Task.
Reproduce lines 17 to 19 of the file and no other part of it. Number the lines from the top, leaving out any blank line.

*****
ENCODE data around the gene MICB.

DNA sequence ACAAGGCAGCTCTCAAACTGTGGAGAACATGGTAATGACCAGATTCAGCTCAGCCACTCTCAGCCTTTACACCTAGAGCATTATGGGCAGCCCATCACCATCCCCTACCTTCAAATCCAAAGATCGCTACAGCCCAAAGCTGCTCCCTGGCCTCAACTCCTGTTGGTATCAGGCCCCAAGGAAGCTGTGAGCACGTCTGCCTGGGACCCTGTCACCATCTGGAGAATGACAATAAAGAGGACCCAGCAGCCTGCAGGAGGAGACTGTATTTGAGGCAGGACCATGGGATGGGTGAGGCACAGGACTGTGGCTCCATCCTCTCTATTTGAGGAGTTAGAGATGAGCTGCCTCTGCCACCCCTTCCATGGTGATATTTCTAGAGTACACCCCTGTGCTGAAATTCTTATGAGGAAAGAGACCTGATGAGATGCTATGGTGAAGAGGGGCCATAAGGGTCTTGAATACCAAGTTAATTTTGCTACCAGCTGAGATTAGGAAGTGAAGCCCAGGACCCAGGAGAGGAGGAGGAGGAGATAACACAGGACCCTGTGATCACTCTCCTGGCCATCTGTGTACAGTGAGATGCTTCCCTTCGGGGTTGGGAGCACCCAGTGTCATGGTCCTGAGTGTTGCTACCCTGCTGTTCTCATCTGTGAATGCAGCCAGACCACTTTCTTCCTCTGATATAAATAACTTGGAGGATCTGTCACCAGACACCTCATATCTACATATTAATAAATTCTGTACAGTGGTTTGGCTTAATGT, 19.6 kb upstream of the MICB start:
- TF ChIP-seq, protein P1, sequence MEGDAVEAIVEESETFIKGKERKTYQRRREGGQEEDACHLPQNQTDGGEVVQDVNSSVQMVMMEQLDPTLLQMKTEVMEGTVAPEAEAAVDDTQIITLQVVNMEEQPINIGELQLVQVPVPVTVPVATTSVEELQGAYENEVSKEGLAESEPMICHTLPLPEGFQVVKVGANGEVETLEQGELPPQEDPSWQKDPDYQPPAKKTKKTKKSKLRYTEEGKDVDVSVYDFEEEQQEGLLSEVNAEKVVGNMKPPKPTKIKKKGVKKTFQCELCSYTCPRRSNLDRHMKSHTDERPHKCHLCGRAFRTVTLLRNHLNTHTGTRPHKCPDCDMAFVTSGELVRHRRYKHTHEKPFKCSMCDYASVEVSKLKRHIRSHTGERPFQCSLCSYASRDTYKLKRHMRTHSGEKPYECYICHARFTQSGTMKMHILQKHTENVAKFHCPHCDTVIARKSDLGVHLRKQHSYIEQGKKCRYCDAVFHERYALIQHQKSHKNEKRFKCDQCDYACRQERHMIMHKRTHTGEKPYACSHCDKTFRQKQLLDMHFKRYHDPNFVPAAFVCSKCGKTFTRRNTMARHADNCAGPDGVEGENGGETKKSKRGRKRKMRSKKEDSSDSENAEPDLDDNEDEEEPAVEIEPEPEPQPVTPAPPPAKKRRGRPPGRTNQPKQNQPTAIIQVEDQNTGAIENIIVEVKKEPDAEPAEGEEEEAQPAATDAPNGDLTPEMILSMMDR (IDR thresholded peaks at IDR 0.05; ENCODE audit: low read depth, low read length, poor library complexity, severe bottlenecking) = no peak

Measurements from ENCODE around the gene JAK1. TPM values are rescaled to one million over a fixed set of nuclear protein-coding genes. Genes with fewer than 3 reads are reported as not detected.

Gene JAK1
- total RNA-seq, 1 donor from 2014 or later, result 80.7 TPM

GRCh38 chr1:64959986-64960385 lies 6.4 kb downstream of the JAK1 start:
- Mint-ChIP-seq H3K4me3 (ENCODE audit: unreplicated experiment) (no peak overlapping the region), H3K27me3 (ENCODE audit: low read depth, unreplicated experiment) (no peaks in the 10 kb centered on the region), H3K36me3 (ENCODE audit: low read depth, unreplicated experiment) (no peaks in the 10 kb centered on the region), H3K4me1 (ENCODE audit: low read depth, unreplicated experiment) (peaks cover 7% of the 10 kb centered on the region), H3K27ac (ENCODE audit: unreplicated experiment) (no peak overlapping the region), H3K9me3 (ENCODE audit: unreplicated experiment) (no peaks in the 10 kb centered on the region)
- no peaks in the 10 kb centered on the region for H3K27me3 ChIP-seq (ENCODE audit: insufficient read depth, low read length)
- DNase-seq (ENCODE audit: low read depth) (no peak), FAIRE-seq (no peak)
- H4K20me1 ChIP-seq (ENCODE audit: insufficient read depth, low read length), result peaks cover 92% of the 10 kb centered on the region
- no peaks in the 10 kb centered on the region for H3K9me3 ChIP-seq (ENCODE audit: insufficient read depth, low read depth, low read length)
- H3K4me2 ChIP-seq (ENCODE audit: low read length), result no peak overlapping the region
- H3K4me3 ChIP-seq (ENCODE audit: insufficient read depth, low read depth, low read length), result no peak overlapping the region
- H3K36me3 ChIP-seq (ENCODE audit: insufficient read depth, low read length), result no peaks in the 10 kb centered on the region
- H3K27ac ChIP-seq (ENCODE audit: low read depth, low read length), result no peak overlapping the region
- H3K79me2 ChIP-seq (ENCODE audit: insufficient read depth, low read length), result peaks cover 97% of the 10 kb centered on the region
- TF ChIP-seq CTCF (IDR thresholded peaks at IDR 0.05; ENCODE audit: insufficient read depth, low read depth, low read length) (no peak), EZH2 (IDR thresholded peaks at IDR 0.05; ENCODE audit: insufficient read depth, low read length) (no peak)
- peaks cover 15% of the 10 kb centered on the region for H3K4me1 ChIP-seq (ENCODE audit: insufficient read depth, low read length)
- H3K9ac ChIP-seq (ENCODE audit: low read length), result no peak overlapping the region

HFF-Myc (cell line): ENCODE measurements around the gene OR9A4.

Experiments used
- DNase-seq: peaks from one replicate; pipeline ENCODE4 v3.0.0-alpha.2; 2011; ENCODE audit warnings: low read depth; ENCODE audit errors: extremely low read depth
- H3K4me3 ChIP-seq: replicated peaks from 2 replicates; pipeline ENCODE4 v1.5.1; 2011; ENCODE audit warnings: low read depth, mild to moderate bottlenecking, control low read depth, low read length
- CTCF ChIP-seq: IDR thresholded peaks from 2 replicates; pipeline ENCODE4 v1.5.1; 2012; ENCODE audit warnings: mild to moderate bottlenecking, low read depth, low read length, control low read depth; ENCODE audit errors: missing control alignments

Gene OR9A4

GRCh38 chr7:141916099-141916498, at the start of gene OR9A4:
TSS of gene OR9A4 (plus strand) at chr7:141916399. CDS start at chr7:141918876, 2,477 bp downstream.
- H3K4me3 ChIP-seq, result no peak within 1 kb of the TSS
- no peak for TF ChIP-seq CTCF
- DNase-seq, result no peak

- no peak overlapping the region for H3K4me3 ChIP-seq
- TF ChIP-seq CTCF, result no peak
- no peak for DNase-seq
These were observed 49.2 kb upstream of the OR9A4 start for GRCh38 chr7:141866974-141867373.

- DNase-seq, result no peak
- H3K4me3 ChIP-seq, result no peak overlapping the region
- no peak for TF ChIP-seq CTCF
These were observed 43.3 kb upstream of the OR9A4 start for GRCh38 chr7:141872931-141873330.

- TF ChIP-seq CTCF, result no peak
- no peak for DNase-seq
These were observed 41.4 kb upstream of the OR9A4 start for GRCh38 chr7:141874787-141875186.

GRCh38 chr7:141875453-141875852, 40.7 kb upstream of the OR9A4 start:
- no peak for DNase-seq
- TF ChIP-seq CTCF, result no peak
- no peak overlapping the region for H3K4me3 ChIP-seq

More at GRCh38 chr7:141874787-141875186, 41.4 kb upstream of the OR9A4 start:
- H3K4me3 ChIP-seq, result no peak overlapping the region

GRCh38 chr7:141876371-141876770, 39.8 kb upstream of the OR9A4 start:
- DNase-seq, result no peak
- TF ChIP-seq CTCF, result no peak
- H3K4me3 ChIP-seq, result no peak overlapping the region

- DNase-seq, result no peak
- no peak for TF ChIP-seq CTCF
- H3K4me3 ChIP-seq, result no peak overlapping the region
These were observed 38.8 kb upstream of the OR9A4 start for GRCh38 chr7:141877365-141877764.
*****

- H3K79me2 ChIP-seq (ENCODE audit: insufficient read depth, low read length), result peaks cover 97% of the 10 kb centered on the region
- TF ChIP-seq CTCF (IDR thresholded peaks at IDR 0.05; ENCODE audit: insufficient read depth, low read depth, low read length) (no peak), EZH2 (IDR thresholded peaks at IDR 0.05; ENCODE audit: insufficient read depth, low read length) (no peak)
- peaks cover 15% of the 10 kb centered on the region for H3K4me1 ChIP-seq (ENCODE audit: insufficient read depth, low read length)